What is ritual?

Elizabeth Scott

Ritual is ceremonies, white clothing, memorizing songs and speeches, and absolute silence. Ritual ceremonies welcome our new members into the sisterhood and send our seniors on their merry way at the end of their collegiate experience. Every other week, ritual dictates the format of our chapter meetings. Is there more to ritual?

Like many sorority women, this is what I thought about ritual during my collegiate experience. Until I went through leadership consultant training, I did not think of ritual in any other way. I knew our ritual ceremonies were very important and by following the ritual book we were staying in line with our founders and the standards they set 137 years ago. I also realized that by following the ritual ceremonies, we were in line with the rest of the national organization. Let me tell you a secret. There is SO much more to ritual.

During training, we read Edward King’s The Secret Thoughts of a Ritual (excuse my notes and underlining). This article really opened my eyes to the importance of ritual and how it can be used. It gave me a new perspective on my approach to ritual. Here are the two main things I found:

  1. Ritual is a day to day activity. Living our sorority values should be the constant goal of all of our collegiate chapters. As a member of Sigma Kappa, I should uphold our ritual with all my actions every day. From interactions with my Sigma Kappa sisters to how I prioritize my life, my Sigma Kappa ritual should be seen. Ritual should not just be a five to six times a year deal. It’s an everyday activity and others should be able to see my values through my actions.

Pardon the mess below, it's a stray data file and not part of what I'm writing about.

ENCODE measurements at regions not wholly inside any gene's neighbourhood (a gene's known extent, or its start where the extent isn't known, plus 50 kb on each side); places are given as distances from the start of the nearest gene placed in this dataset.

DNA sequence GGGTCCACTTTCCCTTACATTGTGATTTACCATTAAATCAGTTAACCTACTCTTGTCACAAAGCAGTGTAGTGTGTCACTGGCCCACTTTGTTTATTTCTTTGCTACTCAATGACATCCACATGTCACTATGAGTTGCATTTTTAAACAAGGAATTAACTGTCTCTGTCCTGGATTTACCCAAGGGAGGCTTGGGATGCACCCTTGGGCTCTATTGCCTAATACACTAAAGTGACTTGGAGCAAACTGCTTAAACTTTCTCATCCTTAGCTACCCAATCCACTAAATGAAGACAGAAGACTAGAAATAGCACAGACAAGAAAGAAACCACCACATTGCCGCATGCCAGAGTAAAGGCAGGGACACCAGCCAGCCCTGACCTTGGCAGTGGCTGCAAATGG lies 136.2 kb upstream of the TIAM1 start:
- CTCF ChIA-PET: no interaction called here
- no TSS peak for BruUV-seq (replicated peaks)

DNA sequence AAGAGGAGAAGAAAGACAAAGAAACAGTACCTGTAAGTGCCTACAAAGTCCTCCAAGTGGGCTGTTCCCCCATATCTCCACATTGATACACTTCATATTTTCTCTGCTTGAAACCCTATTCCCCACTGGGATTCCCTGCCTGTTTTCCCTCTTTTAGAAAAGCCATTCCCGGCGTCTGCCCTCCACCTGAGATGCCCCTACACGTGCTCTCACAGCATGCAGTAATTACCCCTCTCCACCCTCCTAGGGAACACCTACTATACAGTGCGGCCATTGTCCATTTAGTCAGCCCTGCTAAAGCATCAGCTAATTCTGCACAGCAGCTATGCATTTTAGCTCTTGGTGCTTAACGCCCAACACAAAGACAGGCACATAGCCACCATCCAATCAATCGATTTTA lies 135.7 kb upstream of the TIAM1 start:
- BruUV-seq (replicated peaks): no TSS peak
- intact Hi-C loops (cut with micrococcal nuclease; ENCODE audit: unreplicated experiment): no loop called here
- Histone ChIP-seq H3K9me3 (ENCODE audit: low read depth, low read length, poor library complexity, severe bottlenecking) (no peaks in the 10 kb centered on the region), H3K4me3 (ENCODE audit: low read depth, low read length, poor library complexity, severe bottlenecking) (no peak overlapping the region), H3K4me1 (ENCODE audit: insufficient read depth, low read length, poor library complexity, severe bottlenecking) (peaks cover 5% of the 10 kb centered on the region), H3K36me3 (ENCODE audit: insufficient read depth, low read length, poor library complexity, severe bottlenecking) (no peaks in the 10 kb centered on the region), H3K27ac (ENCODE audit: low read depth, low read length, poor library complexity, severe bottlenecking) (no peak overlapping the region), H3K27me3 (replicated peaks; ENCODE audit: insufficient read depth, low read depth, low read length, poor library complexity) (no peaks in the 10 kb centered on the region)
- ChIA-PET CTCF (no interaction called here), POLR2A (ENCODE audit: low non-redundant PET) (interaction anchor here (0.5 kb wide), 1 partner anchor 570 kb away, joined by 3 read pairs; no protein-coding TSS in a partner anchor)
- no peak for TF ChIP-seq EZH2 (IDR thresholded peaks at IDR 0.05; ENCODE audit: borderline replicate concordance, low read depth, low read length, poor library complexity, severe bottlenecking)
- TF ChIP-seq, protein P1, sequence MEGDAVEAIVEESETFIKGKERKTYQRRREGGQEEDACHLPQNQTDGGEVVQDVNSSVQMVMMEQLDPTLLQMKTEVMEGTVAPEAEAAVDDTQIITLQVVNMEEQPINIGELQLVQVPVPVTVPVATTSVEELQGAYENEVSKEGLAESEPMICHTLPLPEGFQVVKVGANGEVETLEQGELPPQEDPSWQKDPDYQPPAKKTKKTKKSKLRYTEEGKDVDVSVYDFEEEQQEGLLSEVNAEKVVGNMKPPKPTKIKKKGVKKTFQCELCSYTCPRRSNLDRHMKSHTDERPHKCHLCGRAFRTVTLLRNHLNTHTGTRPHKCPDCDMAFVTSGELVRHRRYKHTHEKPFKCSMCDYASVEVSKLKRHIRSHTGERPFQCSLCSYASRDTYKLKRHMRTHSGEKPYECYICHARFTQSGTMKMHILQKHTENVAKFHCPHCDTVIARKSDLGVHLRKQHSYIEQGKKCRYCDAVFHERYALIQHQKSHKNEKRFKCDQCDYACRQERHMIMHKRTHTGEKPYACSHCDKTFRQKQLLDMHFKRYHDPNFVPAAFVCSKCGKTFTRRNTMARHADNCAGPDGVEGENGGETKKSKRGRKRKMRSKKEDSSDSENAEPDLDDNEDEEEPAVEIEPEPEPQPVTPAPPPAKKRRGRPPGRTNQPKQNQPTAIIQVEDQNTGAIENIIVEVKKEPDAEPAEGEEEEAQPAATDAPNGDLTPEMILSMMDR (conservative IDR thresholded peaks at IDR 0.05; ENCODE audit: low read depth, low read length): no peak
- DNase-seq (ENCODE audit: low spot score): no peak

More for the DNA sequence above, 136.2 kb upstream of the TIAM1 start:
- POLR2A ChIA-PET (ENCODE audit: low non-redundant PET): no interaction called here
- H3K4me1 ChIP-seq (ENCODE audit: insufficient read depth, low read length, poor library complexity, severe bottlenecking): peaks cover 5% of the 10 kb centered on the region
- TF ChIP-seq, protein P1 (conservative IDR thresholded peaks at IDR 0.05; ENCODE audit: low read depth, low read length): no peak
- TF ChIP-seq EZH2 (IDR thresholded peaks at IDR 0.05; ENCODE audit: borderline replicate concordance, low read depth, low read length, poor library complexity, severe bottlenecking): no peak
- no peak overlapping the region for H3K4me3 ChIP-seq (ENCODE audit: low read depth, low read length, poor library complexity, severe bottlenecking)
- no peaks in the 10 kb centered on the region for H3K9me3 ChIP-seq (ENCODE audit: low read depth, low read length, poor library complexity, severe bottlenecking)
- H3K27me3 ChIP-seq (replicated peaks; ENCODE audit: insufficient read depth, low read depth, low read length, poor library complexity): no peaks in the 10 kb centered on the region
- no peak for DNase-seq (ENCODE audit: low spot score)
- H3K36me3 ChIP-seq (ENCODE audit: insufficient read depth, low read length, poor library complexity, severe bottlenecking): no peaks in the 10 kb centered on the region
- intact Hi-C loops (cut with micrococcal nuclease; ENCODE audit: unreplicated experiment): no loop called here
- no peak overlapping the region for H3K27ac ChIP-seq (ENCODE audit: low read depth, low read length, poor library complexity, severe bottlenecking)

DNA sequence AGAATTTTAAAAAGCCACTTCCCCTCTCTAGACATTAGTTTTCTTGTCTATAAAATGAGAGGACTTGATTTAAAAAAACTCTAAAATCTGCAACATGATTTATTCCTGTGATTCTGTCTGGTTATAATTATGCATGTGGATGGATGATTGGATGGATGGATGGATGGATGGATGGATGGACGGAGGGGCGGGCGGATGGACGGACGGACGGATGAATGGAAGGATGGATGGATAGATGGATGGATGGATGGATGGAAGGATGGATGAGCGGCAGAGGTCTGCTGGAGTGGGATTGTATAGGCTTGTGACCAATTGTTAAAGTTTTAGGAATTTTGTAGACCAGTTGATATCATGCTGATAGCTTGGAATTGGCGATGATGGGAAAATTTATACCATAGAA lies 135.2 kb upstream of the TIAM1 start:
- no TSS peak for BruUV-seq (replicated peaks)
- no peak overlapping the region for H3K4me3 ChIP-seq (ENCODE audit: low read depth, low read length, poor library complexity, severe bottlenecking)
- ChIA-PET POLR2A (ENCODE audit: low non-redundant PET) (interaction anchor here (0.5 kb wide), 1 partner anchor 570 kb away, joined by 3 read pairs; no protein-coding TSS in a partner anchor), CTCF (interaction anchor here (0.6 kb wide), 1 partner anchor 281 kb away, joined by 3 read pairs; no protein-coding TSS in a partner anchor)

2. Ritual should hold members accountable. Think about your ritual. Does it encourage you to undermine your fellow member? Does it give you permission to only be involved your first two years of membership? Does it encourage disrespect? Does it promote risky behavior or breaking rules? Of course, “no” should be the answer no to all of these questions. Using ritual as an accountability tool is a great way to help chapter morale and keep all members on the same page. As initiated members, we all took the same oath. Why not use it to make our chapters stronger?

With “initiation season” among us, think about how your chapter uses ritual. I challenge you to make ritual a main focus of your chapter year round, not just during inspiration week. Alumnae, think about how you live your ritual. Even if you are not in an active chapter currently, you can still exemplify Sigma Kappa’s ritual in your day to day life.

At the end of September, I had the privilege of returning to the Alpha Gamma chapter at Washington State University during their inspiration week. The night before I left, I helped the women prepare for their upcoming Initiation. As I said above, it is refreshing to be at a school clear across the country and hear those same words that I said during my initiation. I listened to the words with new ears and thought about how easy it is to make that oath a part of my life. I challenge each of you to live your values each day and show Sigma Kappa’s ritual through all you do. Obviously, we will still keep certain things a secret for members, but we can show the system of values our ritual is based on through our actions each day.




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